We are all familiar with the idea of a bucket list: those things we'd like to accomplish before we "kick the bucket" and die.The 2007 movie made a lot of folks think about their life and their list
Dave has a different take on that concept, one that makes all the sense in the world to me. Instead of a bucket list, he suggests we consider our "best before" date. Think of the date on the jug of milk or carton of eggs. Dave says,
" I’m amazed at how few people seem to recognize — and plan for — the fact that good health doesn’t last forever. Except in rare cases, your life expectancy (how long you’ll live) and your health expectancy (how long your general good health will last) are not the same thing.
Instead, either slowly or suddenly, your health will fade. That sore knee might never fully heal. Your muscles won’t do what they used to. Some parts of your body will wear out. Or you’ll tire more easily.
You may not recognize it, but your body has a best-before date. Maybe your mind does, too. You just don’t know when that date is."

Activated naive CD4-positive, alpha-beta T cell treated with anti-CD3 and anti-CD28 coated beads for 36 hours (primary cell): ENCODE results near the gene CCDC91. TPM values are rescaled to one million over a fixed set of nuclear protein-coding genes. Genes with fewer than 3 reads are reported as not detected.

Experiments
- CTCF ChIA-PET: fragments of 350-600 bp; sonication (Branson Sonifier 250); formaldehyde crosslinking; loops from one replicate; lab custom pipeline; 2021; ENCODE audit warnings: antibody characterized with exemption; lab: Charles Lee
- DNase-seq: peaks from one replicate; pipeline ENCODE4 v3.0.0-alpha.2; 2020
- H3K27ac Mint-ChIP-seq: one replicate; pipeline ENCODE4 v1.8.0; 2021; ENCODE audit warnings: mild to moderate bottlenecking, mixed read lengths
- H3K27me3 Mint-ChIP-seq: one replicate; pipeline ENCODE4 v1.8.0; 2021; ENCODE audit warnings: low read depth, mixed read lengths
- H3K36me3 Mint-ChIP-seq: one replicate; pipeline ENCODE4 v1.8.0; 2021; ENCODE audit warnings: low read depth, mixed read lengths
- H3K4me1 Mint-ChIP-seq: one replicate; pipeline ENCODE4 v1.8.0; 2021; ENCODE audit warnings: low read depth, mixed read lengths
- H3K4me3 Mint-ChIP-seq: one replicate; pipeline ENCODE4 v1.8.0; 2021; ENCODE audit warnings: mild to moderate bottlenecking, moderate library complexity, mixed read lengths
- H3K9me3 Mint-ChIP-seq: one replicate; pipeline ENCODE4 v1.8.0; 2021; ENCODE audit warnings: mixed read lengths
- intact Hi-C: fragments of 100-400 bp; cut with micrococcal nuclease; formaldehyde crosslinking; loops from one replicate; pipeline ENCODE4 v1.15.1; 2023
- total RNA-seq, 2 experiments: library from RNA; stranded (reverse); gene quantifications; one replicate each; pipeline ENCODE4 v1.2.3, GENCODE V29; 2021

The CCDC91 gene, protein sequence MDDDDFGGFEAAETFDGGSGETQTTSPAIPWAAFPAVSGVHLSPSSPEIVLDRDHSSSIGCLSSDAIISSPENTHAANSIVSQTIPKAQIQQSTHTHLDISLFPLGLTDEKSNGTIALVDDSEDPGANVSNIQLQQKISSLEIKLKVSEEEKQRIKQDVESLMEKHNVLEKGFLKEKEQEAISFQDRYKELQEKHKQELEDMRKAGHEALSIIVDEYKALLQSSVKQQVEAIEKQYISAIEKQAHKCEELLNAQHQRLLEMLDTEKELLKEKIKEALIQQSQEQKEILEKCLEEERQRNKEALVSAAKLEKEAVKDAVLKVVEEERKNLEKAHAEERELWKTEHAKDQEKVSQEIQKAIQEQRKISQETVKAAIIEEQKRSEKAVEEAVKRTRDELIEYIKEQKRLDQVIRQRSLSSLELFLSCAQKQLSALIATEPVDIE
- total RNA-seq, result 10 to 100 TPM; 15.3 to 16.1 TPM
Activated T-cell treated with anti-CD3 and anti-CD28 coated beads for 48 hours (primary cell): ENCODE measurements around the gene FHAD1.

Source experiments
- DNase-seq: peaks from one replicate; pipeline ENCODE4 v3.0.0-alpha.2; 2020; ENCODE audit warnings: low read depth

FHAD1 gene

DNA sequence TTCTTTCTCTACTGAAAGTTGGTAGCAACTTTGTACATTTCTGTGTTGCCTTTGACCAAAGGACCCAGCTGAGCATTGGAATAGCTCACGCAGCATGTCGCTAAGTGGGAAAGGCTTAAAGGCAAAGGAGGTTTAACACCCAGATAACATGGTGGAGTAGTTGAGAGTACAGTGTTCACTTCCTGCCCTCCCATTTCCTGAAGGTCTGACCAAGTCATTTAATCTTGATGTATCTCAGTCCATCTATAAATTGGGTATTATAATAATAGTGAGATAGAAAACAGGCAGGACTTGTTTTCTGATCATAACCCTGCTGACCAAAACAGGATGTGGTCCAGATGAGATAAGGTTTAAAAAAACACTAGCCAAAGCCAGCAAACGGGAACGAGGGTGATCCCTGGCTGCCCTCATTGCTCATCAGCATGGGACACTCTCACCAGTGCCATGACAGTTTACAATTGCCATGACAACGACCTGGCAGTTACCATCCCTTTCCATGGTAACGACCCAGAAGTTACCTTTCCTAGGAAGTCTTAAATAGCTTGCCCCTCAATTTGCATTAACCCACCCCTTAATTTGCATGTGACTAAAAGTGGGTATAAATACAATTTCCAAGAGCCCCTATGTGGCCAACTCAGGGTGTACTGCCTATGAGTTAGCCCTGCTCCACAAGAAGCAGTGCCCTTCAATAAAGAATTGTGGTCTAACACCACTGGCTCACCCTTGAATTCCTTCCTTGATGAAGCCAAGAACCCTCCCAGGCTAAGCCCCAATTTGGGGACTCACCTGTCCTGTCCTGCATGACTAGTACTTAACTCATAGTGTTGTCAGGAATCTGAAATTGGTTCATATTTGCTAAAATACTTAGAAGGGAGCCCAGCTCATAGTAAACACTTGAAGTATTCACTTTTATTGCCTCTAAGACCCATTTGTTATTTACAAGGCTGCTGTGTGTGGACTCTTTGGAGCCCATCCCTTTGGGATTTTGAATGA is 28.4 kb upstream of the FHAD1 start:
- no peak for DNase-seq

The awareness of the difference between our life expectancy and our health expectancy is a powerful concept. For almost all of us, he is exactly right. Our bodies will give out well before our time on earth. The years between those two events will not be available for the physical things we have always told ourselves we want to do.
Of course, there are plenty of activities that may be possible between those two dates. Using our minds, deepening relationships, or helping others are things we can do after our bodies say "No" to the 10k marathon.
But, Dave is simply pointing out the obvious: why wait until we are at death's door for our bucket list to happen? Start now, while we are still before our "best before" date.
Well said, Dave.
The full article is available here: http://brighterlife.ca/2012/06/14/no-bucket-list-for-me/